Friedrich Hayek

Friedrich August von Hayek CH FBA (/ˈhək/ HY-ək, German: [ˈfʁiːdʁɪç ˈʔaʊɡʊst fɔn ˈhaɪɛk] (listen); 8 May 1899  23 March 1992), often referred to by his initials F. A. Hayek, was an Austrian-British economist and philosopher who is best known for his defence of classical liberalism.[1] Hayek shared the 1974 Nobel Memorial Prize in Economic Sciences with Gunnar Myrdal for his work on economics.[2] His account of how changing prices communicate information that helps individuals coordinate their plans is widely regarded as an important achievement in economics, leading to his prize.[3][4][5]

Friedrich Hayek

Friedrich August von Hayek

(1899-05-08)8 May 1899
Died23 March 1992(1992-03-23) (aged 92)
CitizenshipAustrian (1899–1938)
British (1938–1992)
School or
Austrian School
Alma mater
Information at IDEAS / RePEc

Hayek served in World War I during his teenage years and said that this experience in the war and his desire to help avoid the mistakes that had led to the war drew him into economics.[6][7] At the University of Vienna, he studied economics, eventually receiving his doctoral degrees in law in 1921 and in political science in 1923.[6][8] He subsequently lived and worked in Austria, Great Britain, the United States, and Germany; he became a British subject in 1938.[9] Hayek's academic life was mostly spent at the London School of Economics, and later at the University of Chicago, and the University of Freiburg. Although he is widely considered a leader of the Austrian School of Economics, he also had close connections with the Chicago School of Economics.[6][10][11][12] Hayek was also a major social theorist and political philosopher of the 20th century and as the co-founder of Mont Pelerin Society he contributed to the revival of classical liberalism in the post-war era.[13] His most popular work, The Road to Serfdom, has sold over 2.25 million copies (as of 2020).[14][15]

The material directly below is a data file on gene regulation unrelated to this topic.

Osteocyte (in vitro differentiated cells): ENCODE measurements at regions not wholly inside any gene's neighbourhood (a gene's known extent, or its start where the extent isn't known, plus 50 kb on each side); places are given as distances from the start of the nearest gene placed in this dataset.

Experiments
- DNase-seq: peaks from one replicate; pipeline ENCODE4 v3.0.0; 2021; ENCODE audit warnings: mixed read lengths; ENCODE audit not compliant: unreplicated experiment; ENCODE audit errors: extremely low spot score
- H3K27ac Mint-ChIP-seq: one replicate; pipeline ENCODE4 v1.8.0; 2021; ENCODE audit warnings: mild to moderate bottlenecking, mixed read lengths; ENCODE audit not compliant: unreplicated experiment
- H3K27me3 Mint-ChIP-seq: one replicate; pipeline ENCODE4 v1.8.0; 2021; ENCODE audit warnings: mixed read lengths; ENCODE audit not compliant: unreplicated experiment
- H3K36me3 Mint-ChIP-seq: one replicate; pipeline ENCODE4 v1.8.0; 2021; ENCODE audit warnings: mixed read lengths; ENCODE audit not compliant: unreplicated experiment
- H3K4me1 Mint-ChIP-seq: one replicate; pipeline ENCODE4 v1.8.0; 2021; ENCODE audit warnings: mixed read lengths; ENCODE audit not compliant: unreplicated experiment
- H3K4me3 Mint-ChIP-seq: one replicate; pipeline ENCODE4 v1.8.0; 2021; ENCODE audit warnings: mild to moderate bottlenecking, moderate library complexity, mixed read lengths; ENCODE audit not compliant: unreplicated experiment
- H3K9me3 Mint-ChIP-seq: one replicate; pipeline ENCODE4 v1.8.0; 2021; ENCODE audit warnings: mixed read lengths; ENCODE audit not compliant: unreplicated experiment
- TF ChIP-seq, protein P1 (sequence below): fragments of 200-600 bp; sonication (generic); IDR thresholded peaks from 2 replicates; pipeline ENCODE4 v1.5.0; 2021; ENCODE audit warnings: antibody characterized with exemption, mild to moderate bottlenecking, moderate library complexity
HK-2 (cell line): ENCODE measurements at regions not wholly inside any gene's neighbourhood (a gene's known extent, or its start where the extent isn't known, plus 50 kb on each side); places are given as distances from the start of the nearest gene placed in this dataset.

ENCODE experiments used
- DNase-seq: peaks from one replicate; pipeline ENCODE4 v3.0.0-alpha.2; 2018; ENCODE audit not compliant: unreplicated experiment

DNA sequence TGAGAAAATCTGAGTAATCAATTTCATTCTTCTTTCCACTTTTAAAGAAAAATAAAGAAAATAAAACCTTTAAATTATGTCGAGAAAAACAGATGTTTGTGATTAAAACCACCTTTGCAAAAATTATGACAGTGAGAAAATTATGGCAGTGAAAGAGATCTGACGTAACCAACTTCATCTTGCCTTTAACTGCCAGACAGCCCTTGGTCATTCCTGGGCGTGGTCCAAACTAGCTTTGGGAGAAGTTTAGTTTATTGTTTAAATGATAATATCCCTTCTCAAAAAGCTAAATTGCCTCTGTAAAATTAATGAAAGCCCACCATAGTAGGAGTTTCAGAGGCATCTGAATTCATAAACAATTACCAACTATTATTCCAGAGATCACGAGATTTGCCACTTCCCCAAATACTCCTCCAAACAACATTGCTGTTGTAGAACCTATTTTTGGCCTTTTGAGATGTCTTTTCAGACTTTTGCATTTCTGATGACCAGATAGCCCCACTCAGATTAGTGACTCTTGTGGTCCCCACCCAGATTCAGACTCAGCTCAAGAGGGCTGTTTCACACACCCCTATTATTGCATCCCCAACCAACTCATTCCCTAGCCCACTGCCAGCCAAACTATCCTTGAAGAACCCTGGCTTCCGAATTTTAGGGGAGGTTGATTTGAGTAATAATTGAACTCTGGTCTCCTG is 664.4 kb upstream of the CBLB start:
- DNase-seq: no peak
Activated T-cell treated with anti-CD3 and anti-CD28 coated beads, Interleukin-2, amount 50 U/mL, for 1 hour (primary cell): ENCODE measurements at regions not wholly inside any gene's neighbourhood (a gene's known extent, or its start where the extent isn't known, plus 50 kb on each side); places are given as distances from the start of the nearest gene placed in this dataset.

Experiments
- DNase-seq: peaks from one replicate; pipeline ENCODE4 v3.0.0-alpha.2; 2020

Hayek was appointed a Companion of Honour in 1984 for his academic contributions to economics.[16][17] He was the first recipient of the Hanns Martin Schleyer Prize in 1984.[18] He also received the Presidential Medal of Freedom in 1991 from President George H. W. Bush.[19] In 2011, his article The Use of Knowledge in Society was selected as one of the top 20 articles published in the American Economic Review during its first 100 years.[20]